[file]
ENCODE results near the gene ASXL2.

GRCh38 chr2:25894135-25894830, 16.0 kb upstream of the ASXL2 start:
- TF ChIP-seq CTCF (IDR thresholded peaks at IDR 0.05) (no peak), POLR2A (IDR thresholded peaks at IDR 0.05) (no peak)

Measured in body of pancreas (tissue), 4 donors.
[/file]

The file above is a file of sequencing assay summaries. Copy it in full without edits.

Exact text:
ENCODE results near the gene ASXL2.

GRCh38 chr2:25894135-25894830, 16.0 kb upstream of the ASXL2 start:
- TF ChIP-seq CTCF (IDR thresholded peaks at IDR 0.05) (no peak), POLR2A (IDR thresholded peaks at IDR 0.05) (no peak)

Measured in body of pancreas (tissue), 4 donors.